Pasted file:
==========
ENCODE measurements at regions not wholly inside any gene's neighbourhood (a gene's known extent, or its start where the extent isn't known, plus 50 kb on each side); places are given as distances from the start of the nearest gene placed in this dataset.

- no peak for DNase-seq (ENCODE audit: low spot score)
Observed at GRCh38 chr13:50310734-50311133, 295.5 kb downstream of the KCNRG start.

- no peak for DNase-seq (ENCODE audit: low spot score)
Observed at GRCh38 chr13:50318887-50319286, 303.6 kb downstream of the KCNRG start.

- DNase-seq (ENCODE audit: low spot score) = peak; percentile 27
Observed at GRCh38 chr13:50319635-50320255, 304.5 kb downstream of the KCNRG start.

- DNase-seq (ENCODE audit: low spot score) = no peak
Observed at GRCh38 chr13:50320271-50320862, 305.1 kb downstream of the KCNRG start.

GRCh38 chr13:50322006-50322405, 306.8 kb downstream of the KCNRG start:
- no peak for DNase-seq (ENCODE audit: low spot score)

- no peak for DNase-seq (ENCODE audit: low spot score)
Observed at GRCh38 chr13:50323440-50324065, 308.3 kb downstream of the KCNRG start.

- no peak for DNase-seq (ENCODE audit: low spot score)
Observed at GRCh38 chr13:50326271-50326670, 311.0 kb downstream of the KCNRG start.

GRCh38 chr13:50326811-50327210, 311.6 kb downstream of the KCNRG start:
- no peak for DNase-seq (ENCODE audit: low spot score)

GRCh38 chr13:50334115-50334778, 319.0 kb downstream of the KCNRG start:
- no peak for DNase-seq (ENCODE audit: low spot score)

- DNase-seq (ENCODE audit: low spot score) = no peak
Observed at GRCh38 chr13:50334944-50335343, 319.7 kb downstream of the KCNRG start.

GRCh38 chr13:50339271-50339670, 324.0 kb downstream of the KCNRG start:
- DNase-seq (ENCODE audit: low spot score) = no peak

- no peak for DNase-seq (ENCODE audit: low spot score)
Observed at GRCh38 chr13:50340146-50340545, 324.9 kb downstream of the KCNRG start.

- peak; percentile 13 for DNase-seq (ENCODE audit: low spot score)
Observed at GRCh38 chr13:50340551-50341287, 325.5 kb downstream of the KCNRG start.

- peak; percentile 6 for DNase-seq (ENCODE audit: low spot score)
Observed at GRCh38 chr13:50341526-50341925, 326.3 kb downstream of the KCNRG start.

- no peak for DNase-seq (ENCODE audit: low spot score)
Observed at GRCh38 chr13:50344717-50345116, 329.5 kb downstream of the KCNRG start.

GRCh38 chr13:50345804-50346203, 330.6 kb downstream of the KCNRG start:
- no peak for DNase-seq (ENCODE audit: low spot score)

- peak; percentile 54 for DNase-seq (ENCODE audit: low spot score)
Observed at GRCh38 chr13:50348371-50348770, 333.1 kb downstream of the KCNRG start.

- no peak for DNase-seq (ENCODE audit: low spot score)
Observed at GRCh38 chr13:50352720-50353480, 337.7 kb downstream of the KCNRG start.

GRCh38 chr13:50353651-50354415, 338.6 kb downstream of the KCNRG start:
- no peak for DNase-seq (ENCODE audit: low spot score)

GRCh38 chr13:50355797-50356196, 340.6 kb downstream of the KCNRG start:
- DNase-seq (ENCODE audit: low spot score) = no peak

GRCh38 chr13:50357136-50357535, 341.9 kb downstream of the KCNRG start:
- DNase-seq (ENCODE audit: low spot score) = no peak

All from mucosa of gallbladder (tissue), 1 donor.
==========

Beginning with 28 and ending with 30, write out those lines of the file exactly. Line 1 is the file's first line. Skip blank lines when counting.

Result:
- peak; percentile 6 for DNase-seq (ENCODE audit: low spot score)
Observed at GRCh38 chr13:50341526-50341925, 326.3 kb downstream of the KCNRG start.

- no peak for DNase-seq (ENCODE audit: low spot score)